Environmental regulators have documented scattered waste piles at the site and high readings of radioactivity on land and in the water. Water samples at nearby livestock wells showed uranium levels as high as four times the federal limit, according to court filings. And an EPA aerial survey of the mines showed higher-than-normal gamma radiation.
Some homes are just 1 to 3 miles away from the four sites in question, the filings said.
They are just a few of the hundreds of discarded uranium mines across New Mexico, Arizona and Utah that have poisoned thousands of people in Navajo communities for years, leading to abnormally high rates of cancer and birth defects.
The EPA has mapped 521 such Navajo Nation sites in recent years, conducting 45 detailed assessments of those most likely to harm the public and environment.
The agency has spent at least $20,000 on the mines it links to Energy Future and estimates it will cost $23 million to fully clean them up — a price tag those familiar with uranium mine cleanups said looked surprisingly low.
“$23 million for four sites doesn’t sound like an awful lot,” said Eric Jantz, a staff attorney for the nonprofit New Mexico Environmental Law Center, adding that federal estimates of mine cleanup costs “almost always” lowball reality.
So much uranium waste still litters the region, Jantz said, because mining companies so often changed hands — or simply went under — after unearthing tons of the silvery-white metal, requiring intense corporate forensic work to hold anyone accountable.
“That’s sort of the SOP — the standard operating procedures — for a lot of the uranium miners in this industry,” he said. “This confusion is often by design in order to avoid liability.”
In court filings, the Department of Justice initially raised concerns that Energy Future would dodge environmental liabilities beyond the New Mexico mines, but the company added language to its amended reorganization plan in September that ameliorated those fears.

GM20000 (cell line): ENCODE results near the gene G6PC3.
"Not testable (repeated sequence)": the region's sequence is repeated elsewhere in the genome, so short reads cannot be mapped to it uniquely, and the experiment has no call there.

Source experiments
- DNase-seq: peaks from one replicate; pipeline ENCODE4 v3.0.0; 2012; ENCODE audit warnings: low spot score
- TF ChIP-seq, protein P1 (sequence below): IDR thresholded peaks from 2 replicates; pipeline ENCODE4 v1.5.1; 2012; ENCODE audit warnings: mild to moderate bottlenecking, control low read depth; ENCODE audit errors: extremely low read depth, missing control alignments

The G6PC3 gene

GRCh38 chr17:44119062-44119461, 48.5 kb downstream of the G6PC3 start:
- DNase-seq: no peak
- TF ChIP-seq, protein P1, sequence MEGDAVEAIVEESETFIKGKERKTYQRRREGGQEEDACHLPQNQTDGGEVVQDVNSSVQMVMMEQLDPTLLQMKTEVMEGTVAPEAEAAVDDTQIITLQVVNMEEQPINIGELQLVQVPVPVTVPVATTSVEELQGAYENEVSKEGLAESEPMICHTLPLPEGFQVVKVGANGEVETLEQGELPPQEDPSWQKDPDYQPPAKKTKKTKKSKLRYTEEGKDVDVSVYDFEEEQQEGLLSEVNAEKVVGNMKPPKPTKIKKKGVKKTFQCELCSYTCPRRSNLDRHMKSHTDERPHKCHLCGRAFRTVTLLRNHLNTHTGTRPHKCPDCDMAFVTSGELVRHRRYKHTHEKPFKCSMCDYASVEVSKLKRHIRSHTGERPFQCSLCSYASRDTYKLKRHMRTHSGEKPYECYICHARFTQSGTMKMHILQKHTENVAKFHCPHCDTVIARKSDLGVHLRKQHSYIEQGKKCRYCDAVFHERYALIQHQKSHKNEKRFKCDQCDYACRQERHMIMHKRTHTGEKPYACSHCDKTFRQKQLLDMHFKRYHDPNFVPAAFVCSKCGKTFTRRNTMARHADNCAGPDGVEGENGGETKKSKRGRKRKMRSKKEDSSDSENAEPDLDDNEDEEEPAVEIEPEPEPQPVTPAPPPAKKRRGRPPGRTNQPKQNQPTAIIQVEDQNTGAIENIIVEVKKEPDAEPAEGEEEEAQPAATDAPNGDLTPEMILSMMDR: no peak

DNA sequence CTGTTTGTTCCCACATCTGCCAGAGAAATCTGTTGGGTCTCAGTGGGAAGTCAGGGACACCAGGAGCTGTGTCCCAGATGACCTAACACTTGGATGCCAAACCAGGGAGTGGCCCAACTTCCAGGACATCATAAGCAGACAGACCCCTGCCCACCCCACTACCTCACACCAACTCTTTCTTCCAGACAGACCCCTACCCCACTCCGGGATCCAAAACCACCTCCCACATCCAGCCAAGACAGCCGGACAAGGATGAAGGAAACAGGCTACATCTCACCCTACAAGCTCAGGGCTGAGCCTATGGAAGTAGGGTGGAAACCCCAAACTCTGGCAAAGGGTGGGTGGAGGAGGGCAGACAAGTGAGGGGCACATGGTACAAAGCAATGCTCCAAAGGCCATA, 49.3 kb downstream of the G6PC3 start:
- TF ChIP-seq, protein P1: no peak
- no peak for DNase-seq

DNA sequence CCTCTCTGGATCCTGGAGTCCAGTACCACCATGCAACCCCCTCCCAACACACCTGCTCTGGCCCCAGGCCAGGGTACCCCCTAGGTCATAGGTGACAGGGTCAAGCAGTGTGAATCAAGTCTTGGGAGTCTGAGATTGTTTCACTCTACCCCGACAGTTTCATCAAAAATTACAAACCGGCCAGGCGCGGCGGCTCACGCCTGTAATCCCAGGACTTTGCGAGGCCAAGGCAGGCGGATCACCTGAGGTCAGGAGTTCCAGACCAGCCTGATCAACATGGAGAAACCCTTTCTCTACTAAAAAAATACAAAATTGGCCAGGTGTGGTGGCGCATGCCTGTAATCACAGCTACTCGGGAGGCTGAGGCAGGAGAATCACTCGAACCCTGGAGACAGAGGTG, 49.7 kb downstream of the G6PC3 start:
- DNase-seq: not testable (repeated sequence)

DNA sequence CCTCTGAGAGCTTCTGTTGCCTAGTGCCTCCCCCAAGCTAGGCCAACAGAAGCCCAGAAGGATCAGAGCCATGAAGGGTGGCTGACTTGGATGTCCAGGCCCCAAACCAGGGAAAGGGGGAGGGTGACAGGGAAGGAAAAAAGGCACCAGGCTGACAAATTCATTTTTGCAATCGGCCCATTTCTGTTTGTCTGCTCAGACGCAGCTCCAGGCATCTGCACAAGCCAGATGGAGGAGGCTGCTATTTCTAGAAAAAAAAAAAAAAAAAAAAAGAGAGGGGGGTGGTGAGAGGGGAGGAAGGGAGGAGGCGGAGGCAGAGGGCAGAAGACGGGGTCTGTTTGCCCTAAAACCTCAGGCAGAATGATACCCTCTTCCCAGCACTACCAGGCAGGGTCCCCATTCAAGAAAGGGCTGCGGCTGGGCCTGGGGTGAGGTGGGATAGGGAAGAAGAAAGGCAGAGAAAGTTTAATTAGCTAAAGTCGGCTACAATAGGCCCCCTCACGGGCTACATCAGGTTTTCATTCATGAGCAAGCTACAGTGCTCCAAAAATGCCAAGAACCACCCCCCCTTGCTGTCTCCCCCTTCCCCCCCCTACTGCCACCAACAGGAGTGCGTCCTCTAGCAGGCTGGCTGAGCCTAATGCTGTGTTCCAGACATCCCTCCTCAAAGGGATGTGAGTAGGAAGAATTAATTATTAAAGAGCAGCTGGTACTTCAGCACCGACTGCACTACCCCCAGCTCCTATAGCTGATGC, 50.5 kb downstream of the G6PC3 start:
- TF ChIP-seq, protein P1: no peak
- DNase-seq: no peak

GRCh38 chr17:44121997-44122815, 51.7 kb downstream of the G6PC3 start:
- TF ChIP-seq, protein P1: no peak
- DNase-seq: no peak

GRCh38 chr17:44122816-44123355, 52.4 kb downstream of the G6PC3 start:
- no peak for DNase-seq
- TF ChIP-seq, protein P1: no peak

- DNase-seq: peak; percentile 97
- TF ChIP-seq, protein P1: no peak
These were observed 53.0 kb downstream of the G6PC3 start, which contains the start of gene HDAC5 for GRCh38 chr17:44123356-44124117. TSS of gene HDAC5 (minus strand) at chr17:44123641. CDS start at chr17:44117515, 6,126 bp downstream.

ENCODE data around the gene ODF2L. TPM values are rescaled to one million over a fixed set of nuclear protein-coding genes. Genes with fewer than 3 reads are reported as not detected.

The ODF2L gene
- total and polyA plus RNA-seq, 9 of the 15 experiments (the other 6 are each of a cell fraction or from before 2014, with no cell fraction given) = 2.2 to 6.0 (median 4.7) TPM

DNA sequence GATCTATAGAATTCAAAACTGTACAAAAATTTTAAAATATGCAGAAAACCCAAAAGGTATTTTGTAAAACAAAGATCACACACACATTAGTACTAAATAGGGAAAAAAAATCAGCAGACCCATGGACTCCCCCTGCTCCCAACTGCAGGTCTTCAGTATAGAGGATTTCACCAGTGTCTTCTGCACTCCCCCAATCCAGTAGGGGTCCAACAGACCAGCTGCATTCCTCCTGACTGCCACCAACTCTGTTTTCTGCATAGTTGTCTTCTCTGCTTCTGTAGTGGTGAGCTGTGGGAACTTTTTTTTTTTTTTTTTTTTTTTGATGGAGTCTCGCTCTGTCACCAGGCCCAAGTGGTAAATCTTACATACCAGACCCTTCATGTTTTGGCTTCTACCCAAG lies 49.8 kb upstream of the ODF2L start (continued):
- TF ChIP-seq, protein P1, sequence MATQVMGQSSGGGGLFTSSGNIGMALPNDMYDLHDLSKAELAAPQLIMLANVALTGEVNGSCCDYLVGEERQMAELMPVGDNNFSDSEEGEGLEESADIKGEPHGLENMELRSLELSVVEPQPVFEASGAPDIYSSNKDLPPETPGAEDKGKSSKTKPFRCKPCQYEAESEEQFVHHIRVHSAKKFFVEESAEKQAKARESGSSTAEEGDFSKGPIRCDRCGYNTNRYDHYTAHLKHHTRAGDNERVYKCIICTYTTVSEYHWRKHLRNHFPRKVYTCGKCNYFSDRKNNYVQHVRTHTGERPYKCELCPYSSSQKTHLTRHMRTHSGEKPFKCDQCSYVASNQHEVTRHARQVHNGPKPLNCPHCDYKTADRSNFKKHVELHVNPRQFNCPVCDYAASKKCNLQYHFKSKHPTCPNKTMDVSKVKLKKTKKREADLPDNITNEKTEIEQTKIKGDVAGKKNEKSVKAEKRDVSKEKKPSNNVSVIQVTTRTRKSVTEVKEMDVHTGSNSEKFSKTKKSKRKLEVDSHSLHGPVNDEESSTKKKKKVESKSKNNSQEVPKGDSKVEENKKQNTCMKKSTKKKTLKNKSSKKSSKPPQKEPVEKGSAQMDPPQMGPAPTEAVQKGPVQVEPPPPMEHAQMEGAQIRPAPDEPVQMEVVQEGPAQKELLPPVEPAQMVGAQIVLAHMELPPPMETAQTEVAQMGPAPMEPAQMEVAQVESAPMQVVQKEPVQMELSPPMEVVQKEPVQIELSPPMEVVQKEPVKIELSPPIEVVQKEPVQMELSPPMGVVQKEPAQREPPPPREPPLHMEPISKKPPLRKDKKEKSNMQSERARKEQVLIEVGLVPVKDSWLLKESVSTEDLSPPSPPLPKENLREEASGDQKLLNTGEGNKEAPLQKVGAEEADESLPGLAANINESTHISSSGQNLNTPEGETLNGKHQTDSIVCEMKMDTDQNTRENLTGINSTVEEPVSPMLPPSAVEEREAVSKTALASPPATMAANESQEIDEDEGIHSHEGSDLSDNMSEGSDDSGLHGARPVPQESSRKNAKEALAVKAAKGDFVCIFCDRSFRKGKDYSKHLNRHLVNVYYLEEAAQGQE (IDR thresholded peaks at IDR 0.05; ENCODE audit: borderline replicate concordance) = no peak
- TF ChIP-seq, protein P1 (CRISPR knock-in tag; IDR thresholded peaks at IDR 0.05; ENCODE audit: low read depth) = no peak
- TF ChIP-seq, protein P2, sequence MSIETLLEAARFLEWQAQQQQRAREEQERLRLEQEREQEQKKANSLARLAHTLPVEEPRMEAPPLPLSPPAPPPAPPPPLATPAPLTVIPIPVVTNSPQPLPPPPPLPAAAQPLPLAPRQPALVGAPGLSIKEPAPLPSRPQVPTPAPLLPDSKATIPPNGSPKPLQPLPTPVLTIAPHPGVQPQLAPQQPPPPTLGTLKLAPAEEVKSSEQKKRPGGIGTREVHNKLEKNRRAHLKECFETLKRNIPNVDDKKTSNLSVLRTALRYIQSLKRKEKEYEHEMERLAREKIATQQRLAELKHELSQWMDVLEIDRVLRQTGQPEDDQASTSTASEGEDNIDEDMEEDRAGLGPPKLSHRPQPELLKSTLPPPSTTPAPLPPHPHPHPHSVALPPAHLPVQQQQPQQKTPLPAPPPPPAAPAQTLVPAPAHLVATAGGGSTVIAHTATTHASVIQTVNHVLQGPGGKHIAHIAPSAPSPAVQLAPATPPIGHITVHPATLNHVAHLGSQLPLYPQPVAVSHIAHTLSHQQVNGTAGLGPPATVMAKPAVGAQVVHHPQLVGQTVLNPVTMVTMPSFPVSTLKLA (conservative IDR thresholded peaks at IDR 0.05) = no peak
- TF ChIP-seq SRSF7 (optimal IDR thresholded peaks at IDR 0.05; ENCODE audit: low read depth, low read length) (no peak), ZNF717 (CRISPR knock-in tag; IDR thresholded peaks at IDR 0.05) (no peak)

The Justice Department has filed two other “proofs of claims” — amounts creditors say they are owed during bankruptcy — against Energy Future affiliates on behalf of the EPA. They are to cover alleged Clean Air Act violations at Luminant Generation’s Big Brown and Martin Lake coal plants (the violations are the subject of ongoing litigation).
The Justice Department has not suggested that the proposed bankruptcy settlement will jeopardize these claims.
The dispute over the uranium mines comes as activists are calling on Energy Future to retire or retrofit its oldest coal plants to improve air quality as part of its bankruptcy.
Last month, the Dallas County Commissioners Court unanimously approved a resolution urging the retirements.
Energy Future, saddled with more than $42 billion in debt, kicked off hearings on its reorganization plan this week, hoping to exit a bankruptcy that continues to rack up about $1 million per day in legal fees.
Disclosure: The University of Texas at Austin is a corporate sponsor of The Texas Tribune. Energy Future Holdings was a corporate sponsor of the Tribune in 2012. A complete list of Texas Tribune donors and sponsors can be viewed here.